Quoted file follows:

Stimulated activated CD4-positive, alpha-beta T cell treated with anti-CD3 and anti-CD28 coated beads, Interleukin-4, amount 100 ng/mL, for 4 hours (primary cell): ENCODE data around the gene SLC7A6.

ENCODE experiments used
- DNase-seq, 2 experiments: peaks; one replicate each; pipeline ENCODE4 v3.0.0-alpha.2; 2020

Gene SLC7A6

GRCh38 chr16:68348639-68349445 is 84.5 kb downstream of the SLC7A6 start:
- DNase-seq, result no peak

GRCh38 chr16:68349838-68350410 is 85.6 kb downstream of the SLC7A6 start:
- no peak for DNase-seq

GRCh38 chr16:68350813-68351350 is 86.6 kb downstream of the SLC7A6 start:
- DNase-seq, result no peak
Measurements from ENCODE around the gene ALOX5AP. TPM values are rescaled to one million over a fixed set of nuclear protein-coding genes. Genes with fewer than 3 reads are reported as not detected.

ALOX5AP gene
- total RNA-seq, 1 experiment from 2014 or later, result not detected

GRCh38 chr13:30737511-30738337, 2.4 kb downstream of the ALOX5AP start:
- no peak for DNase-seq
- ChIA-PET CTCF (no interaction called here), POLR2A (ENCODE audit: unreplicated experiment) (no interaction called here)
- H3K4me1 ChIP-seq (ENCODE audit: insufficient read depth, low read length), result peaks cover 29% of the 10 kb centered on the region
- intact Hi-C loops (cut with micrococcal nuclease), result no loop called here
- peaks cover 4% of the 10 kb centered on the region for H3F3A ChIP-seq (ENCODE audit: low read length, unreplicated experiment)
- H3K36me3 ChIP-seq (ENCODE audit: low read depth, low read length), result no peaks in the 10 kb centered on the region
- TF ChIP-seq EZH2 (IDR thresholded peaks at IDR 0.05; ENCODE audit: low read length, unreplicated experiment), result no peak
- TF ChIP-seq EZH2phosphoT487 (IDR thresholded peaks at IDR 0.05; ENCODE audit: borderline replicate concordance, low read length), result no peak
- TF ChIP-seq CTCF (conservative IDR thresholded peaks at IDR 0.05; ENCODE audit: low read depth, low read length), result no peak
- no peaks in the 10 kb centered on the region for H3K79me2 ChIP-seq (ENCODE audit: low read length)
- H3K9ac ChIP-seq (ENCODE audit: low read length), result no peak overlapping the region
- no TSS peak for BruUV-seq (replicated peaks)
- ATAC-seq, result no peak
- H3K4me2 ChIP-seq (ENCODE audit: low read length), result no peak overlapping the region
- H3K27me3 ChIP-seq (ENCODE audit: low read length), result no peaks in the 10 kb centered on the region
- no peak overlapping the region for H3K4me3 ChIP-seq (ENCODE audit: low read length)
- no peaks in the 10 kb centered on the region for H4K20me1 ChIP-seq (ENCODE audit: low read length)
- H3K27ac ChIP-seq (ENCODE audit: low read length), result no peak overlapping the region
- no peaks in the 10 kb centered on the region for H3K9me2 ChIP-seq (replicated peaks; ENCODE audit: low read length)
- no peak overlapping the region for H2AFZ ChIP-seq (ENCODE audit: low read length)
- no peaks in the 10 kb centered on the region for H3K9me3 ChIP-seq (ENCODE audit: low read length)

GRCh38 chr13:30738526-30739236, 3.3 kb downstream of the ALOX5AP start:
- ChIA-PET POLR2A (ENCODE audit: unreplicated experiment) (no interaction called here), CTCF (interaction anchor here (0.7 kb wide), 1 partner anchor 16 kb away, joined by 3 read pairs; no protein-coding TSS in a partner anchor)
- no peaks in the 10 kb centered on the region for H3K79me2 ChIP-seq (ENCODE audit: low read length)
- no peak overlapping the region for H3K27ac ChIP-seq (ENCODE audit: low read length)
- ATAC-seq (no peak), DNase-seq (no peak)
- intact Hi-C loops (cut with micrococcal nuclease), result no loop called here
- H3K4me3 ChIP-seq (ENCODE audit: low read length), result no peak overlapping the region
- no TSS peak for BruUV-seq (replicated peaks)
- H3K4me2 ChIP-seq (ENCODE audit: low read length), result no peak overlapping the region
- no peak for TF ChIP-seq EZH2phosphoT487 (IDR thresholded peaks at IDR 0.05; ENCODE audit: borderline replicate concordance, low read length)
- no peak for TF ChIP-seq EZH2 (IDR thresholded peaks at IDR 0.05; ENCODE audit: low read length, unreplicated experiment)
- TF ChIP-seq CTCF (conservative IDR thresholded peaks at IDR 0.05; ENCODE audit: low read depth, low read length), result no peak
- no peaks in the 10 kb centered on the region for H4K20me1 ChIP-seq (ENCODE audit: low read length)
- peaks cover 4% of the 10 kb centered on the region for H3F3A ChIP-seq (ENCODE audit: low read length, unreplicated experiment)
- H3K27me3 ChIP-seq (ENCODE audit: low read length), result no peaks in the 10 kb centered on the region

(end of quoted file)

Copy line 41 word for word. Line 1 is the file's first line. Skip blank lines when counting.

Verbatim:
- intact Hi-C loops (cut with micrococcal nuclease), result no loop called here